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Re: [PATCH] Always list SSL in case any SSL connection succeeded
From: Kristof Boeynaems <kristof.boeynaems () gmail com>
Date: Mon, 2 Mar 2009 21:00:05 +0100

On Mon, Mar 2, 2009 at 5:27 PM, David Fifield <david () bamsoftware com> wrote:
On Tue, Feb 24, 2009 at 10:09:35PM +0100, Kristof Boeynaems wrote:
David Fifield wrote:
On Sun, Feb 22, 2009 at 12:04:53AM +0100, Kristof Boeynaems wrote:
A quick patch for the 'bug' described in

I think the bug could be fixed in a better way, though. The code already
passes (*svc)->tunnel in the case of no match, so the fact that SSL was
detected is already recorded. I think you should rather patch
getNmapServiceName in output.cc. That's the function that builds up a
name from the service info.

Thanks for looking into this.
In fact, trying to adapt getNmapServiceName() was the first thing I
tried, but that does not work, as apparently that function never gets
called in the case described above. It seems that Nmap gives up on the
ssl tunnel completely, even before that function.

I followed the code a bit further, and it turns out that the tunnel that
getNmapServiceName() ultimately receives is set by
getServiceProbeProbeResults() in portlist.cc.
This function in turn gets it from 'serviceprobe_tunnel', which is
initialized with the value of SERVICE_TUNNEL_NONE.
It seems that the only way that 'serviceprobe_tunnel' (and hence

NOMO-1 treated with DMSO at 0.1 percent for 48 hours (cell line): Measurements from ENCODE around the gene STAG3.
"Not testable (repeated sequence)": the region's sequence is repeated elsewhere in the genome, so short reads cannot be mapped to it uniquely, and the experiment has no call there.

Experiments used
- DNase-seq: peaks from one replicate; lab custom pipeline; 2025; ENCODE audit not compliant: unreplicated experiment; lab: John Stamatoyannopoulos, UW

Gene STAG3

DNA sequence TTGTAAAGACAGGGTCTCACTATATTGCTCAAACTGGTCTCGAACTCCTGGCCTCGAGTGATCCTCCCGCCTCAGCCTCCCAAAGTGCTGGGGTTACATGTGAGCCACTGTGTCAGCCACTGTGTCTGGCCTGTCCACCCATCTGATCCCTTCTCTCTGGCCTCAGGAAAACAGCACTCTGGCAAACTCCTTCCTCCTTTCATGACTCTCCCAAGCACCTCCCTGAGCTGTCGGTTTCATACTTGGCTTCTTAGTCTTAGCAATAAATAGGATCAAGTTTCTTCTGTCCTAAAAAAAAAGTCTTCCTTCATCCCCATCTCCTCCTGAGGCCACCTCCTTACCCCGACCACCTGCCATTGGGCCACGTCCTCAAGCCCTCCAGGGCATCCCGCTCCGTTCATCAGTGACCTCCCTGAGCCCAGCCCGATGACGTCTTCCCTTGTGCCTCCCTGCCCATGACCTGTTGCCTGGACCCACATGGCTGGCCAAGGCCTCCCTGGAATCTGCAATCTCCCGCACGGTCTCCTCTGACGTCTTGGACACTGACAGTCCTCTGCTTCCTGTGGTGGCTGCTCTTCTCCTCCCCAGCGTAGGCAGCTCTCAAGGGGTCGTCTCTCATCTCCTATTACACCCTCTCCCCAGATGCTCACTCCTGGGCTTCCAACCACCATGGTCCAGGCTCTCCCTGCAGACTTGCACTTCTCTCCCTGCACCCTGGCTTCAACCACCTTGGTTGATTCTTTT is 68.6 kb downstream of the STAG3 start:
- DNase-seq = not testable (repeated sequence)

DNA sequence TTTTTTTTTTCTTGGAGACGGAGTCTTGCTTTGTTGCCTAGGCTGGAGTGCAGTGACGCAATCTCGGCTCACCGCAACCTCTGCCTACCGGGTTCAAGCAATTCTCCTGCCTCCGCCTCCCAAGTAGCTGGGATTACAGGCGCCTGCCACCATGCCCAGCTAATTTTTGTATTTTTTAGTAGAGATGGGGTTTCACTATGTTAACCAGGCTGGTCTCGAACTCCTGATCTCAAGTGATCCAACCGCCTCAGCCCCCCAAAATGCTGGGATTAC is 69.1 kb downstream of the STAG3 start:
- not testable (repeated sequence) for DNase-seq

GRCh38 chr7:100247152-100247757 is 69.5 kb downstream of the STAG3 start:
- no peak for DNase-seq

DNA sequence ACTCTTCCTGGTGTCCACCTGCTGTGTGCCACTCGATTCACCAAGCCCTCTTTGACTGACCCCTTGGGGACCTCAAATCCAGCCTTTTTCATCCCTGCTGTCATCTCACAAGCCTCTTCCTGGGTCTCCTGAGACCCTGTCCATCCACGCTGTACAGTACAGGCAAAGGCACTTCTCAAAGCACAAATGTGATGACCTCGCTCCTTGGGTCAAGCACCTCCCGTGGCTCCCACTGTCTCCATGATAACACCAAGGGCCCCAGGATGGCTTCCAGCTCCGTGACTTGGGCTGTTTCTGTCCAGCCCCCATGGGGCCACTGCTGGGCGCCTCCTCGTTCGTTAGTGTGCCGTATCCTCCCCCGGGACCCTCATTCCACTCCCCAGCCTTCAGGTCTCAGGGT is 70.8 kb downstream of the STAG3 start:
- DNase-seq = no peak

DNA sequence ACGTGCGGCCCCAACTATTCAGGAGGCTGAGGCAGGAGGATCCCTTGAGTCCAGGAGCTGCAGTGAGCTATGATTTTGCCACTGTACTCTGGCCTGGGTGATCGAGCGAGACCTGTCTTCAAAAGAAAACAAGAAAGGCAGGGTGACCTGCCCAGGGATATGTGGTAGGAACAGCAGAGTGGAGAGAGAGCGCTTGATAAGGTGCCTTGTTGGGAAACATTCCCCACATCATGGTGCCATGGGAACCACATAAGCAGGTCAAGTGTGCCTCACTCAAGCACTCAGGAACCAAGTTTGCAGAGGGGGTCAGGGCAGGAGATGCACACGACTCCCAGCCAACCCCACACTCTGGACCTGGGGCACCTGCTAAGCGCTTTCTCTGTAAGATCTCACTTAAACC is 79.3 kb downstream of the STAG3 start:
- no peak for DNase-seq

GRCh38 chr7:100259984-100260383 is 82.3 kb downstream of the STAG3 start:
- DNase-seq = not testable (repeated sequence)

ultimately the tunnel description in getNmapServiceName()) can be
changed, is through a call to setServiceProbeResults().
This function is called from nse_nmaplib.cc, and from service_scan.cc.
But, this function is *never* called in the test case of above. Thus the
tunnel in these cases defaults to SERVICE_TUNNEL_NONE.

You're right, my analysis was not quite correct, because the call to
setServiceProbeResults is not made if there was no match and no
fingerprint. But calling it with no fingerprint is safe, as
getServiceFingerprint returns NULL in that case. I think we can get by
without a third call to setServiceProbeResults. Can you try the attached
patch and see if it does what you want? If so, then we can tweak the SSL
output in getNmapServiceName.

I am unable to try out the patch at the moment, but from the code it
seems okay; this is indeed a much better (shorter) way to obtain the
same results :)

I will not be able to do any tweaking in getNmapServiceName in the
following two weeks, but I surely can have a look at that later on. Of
course, feel free to go ahead without me ;)

Here are the results I get with this patch.

# ncat -l localhost 80
# ncat -l localhost 4433
$ ./nmap -sV -p 80,4433 localhost
80/tcp   open  http?
4433/tcp open  unknown?

# openssl s_server -cert test-cert.pem -key test-key.pem -accept 80
# openssl s_server -cert test-cert.pem -key test-key.pem -accept 4433
$ ./nmap -sV -p 80,4433 localhost
80/tcp   open  ssl/unknown
4433/tcp open  ssl/unknown

And here are examples where a fingerprint should be printed.

# ncat -l localhost 80 --exec "/usr/bin/date"
# ncat -l localhost 4433 --exec "/usr/bin/date"
$ ./nmap -sV -p 80,4433 localhost
80/tcp   open  http?
4433/tcp open  unknown?

# openssl s_server -cert test-cert.pem -key test-key.pem < /dev/zero
# openssl s_server -cert test-cert.pem -key test-key.pem -accept 80 < /dev/zero
80/tcp   open  ssl/unknown
4433/tcp open  ssl/unknown

I think these are the same results expected with your patch, correct?

Yes, indeed. Thanks!


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